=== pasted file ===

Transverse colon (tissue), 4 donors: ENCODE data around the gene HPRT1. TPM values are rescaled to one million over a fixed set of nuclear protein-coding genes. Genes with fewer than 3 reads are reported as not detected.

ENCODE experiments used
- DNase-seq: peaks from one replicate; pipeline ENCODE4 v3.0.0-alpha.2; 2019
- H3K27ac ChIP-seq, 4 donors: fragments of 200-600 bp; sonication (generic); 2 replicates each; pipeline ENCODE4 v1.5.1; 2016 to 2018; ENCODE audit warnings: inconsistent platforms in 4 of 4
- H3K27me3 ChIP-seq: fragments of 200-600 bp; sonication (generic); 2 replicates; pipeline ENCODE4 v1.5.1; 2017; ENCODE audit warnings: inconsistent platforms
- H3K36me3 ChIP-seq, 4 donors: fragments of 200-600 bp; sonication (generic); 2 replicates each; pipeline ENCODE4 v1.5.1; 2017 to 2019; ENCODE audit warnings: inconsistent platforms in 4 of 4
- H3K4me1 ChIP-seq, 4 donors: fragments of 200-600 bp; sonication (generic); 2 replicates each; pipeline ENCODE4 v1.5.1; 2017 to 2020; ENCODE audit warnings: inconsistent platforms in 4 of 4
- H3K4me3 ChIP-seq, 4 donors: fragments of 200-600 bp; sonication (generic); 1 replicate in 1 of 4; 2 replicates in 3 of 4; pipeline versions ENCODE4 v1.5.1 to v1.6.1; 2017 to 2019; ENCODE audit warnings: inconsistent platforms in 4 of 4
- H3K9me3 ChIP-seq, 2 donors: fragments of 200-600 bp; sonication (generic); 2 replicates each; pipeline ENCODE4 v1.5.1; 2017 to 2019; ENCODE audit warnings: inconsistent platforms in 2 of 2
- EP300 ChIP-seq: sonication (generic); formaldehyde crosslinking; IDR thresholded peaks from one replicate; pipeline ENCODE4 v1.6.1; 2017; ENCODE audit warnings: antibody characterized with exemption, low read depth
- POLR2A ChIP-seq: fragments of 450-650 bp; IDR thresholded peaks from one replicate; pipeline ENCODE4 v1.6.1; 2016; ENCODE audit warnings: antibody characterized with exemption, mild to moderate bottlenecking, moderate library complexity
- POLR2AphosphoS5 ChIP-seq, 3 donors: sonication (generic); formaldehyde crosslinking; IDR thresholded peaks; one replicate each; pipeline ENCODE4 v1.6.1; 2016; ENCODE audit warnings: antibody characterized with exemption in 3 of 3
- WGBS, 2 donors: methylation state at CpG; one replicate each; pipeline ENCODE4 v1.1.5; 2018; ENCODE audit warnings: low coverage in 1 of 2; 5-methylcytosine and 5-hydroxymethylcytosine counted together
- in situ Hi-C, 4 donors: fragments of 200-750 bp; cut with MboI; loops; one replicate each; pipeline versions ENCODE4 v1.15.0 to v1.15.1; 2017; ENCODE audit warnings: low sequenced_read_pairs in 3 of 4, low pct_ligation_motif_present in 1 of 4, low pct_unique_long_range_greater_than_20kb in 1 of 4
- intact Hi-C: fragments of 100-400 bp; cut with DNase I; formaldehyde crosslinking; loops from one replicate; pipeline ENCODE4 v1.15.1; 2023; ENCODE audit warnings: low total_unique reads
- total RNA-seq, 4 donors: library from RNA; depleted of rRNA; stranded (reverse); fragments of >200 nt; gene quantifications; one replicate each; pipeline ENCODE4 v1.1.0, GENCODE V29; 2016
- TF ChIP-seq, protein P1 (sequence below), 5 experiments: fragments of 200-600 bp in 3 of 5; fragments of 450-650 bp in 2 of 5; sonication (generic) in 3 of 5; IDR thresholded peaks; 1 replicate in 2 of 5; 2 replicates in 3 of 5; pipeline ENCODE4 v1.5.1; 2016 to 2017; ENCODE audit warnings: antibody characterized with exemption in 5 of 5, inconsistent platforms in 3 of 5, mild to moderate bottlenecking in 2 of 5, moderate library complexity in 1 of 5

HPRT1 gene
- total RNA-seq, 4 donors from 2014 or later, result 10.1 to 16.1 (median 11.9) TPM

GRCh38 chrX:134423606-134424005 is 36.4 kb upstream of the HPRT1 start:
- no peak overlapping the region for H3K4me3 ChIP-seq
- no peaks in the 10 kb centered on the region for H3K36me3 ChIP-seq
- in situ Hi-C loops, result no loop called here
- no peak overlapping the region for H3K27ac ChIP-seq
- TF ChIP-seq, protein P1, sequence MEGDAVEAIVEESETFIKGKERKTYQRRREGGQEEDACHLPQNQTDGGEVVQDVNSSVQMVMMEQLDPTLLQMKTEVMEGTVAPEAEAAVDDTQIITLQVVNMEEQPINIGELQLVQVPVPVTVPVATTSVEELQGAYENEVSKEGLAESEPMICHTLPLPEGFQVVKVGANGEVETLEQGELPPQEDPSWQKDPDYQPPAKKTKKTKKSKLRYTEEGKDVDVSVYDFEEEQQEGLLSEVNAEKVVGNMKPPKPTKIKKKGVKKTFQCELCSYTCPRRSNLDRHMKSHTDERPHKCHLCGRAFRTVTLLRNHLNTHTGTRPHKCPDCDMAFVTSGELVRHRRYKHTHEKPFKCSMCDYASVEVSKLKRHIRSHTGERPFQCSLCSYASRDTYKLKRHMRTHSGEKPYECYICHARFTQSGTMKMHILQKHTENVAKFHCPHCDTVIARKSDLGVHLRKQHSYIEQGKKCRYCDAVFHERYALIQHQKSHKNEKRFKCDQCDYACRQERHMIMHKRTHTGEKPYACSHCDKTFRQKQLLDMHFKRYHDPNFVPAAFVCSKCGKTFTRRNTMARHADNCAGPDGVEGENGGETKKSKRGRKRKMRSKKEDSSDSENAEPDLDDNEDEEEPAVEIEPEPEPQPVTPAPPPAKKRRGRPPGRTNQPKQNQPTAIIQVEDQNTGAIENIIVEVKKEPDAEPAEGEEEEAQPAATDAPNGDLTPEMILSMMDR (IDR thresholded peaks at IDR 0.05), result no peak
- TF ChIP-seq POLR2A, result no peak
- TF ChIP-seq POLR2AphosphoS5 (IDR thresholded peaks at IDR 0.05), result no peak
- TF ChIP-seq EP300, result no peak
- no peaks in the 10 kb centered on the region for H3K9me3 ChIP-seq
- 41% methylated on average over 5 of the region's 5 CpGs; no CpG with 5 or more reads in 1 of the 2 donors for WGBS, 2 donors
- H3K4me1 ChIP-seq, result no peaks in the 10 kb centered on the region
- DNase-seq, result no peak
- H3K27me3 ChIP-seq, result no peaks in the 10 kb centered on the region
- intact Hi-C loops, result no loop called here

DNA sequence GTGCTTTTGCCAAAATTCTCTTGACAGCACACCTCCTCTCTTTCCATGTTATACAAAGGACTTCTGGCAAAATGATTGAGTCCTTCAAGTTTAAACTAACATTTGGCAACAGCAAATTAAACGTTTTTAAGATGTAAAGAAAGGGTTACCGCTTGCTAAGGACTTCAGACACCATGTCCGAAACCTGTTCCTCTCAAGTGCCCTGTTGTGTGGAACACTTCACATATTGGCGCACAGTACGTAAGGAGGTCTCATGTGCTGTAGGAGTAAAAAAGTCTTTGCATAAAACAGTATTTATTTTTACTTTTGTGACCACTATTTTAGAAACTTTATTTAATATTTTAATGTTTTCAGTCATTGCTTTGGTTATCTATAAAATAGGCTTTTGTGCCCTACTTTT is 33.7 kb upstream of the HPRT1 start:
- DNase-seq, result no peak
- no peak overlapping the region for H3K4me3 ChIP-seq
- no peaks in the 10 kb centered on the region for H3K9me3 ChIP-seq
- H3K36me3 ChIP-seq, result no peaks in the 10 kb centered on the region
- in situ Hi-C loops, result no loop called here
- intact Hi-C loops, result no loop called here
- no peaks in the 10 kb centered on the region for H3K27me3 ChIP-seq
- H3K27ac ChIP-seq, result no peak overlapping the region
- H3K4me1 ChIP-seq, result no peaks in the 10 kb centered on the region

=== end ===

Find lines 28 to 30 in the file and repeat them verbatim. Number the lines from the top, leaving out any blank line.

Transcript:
- TF ChIP-seq EP300, result no peak
- no peaks in the 10 kb centered on the region for H3K9me3 ChIP-seq
- 41% methylated on average over 5 of the region's 5 CpGs; no CpG with 5 or more reads in 1 of the 2 donors for WGBS, 2 donors